Graveyard/Cemeteries

I love graveyards, or cemeteries as I prefer to call them, Graveyard is a cold and grim name for them, the word Graveyard is like scrapyard, cold and wrong, well for now anyway, as no doubt throughout this blog I will contradict myself by writing Graveyard or even when speaking about it, will call it Graveyard. In fact now I come to mention it, a wee photowalk around a scrapyard could be equally awesome, added to my bucket list.

Serene

Anyway, I do love cemeteries, they are serene and tranquil. Find the correct one and they are also haunting, who doesn’t like the hairs on their neck standing up :). I have an attachment to cemeteries, maybe it’s because I know that I may end up in one sooner or later (hopefully much later). No matter, I have always had a special relationship with them, I find them incredibly relaxing (freak 🙂 ), and in my teenage years  my friends and I used to hang around the cemetery in Old Monkland, another location added to my bucket list.

Old Monkland

We were never disrespectful and were more like guardians of it, we never caused carnage, or vandalized it, never walked across graves (unless the police were in pursuit of course). Wee hung around the bothy, the place the grave diggers worked and to be fair one of our friends Dad’s was the care taker and lived in the actual cemetery (how cool). Occasionally we would frequent the very cool Old Monkland church, one of the oldest churches in Britain. Now I defo need to walk around this place, the history of this church is paramount to my very existence and all those who live in Monklands. In fact to this very day I still Live in Old Monkland. I am glad I am writing this wee blog as it has inspired me to pay my old stomping ground literally 5 minutes from me another wee visit, and also say hello to family members buried here.

Larbert Old Church

My blog today isn’t about Old Monkland cemetery though, it’s about another equally cool one I heard a colleague speak of based in the grounds of Larbert Old Church, Falkirk. It was as usual a dull and damp day, the sky pale grey, I was in two minds whether to go or not, as the rain was threatening to come down like a Scottish waterfall, but my curiosity took over. I had exactly an hour and I needed to be away from my usual hustle and bustle of the busy city and town centers, so this was ideal.  I needed some quiet time, it had been a hectic day.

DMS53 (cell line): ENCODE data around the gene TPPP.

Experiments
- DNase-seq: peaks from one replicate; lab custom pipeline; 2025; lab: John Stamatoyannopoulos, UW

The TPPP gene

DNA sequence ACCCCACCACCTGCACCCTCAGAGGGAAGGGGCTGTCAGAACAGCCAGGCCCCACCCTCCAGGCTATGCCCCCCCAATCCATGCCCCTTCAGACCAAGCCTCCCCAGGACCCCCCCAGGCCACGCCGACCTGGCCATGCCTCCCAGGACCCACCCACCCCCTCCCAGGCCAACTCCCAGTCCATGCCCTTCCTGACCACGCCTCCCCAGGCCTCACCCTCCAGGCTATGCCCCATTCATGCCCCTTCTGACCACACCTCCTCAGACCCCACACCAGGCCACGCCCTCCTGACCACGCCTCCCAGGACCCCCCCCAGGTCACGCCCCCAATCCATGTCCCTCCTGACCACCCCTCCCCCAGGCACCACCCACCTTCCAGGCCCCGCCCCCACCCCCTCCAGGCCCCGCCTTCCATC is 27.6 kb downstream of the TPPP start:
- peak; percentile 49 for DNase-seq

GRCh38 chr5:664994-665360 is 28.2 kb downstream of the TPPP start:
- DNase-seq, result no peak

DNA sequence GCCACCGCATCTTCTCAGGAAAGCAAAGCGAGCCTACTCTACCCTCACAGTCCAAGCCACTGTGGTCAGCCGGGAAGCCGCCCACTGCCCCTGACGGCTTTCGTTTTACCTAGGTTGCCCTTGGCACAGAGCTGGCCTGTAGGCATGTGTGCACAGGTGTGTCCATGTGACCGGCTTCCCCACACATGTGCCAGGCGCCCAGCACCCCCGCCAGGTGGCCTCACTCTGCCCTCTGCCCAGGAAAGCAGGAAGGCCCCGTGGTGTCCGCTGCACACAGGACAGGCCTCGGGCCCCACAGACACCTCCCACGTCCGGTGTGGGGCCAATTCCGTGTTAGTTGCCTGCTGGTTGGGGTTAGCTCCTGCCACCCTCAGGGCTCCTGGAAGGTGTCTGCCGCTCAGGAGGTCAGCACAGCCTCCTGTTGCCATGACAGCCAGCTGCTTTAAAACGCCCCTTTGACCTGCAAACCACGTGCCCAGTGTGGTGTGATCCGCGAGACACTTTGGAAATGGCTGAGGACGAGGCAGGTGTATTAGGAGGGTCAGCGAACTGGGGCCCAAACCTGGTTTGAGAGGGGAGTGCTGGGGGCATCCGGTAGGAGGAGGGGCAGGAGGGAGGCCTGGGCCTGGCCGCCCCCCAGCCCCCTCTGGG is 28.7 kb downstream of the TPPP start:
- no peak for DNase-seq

I am glad I went, as soon as you walk through the gates of the very old grave yard a mental paradise awaits, a fraction of the size of Old Monkland, but wow, graves dating back to the 1700s, and earlier. I didn’t know anything about this cemetery, mainly because I live about 30 miles or so away from this area, but it didn’t take me long to get a flavour for this historic place, reminders of wars, a strong connection to the sea, and it’s mighty mark on Industry. I was shooting what I saw with no specific aim. I need to return now I have researched the place and some of the amazing people who now reside here for eternity.

Obviously the thing that struck me about this place was that long ago, it seems money resided here, meaning that it must have at one point been a very affluent area.

Larbert (Scottish Gaelic: Lèirbert/Leth-pheairt, Scots: Lairbert) is a small town in the Falkirk council area of Scotland. The town lies in the Forth Valley above the River Carron which flows from the west. Larbert is 3 miles (4.8 km) from the shoreline of the Firth of Forth and 2.5 miles (4.0 km) northwest of Falkirk, the main town in the area. The village of Stenhousemuir lies directly east of Larbert, with both settlements being contiguous and sharing certain public amenities with one another.

In medieval times, the Larbert area was heavily forested, but this was cleared and gave rise to much of the agricultural land which surrounds the town. The coming of industry and especially the arrival in the 1840s of the Scottish Central Railway, which passes through the village, provided a base for economic growth. From the late 18th century until the mid-20th century heavy industry, such as boilermaking, casting and manufacturing underpinned the economy of Larbert. The Victorian era also saw the opening of the Stirling District Lunatic Asylum at Bellsdyke and Scottish National Institution for Children on the Stenhouse Estate. This made Larbert central in providing care, both locally and nationally.

Although the traditional economic base of Larbert dwindled with the decline of heavy industry, it has latterly experienced considerable growth as a commuter town.

For now I will leave some links for anyone who wants to find out more about the impressive church, the area and surrounding cemetary and will show my results of Photographing Graveyards.